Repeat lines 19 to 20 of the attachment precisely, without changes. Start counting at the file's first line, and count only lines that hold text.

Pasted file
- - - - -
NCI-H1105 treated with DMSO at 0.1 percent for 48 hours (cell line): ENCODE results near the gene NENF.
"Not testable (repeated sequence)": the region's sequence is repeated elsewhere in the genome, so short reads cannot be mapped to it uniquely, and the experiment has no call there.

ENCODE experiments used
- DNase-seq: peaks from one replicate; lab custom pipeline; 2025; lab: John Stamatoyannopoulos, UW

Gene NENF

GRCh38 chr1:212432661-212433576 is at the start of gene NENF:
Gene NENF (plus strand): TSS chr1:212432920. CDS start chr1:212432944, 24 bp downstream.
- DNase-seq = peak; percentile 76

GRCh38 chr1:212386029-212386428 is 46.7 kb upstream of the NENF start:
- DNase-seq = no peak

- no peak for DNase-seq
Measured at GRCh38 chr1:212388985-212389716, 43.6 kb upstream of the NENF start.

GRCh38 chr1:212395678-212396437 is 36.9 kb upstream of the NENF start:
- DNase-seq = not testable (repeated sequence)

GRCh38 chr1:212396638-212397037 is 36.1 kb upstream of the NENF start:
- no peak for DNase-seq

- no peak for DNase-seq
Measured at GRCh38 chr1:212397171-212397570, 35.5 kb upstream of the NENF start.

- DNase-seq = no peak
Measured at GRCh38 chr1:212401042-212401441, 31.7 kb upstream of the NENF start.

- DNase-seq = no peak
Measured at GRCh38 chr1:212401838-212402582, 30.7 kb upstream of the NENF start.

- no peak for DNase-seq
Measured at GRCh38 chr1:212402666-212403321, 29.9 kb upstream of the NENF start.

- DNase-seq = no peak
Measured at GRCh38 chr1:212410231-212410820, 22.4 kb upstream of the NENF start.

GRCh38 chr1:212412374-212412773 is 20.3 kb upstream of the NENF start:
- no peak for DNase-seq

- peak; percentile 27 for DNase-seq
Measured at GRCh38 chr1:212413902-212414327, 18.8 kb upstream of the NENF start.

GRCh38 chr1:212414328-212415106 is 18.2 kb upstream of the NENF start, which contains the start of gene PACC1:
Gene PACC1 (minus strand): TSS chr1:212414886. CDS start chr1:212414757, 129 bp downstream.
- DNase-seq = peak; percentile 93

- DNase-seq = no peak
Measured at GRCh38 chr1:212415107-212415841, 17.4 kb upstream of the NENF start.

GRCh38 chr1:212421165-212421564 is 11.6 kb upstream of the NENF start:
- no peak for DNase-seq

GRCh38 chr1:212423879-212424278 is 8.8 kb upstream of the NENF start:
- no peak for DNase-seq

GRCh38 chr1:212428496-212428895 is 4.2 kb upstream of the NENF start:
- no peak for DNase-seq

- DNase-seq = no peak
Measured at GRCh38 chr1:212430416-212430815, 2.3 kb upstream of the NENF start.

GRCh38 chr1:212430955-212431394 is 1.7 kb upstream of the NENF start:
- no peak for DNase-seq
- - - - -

- DNase-seq = no peak
Measured at GRCh38 chr1:212401042-212401441, 31.7 kb upstream of the NENF start.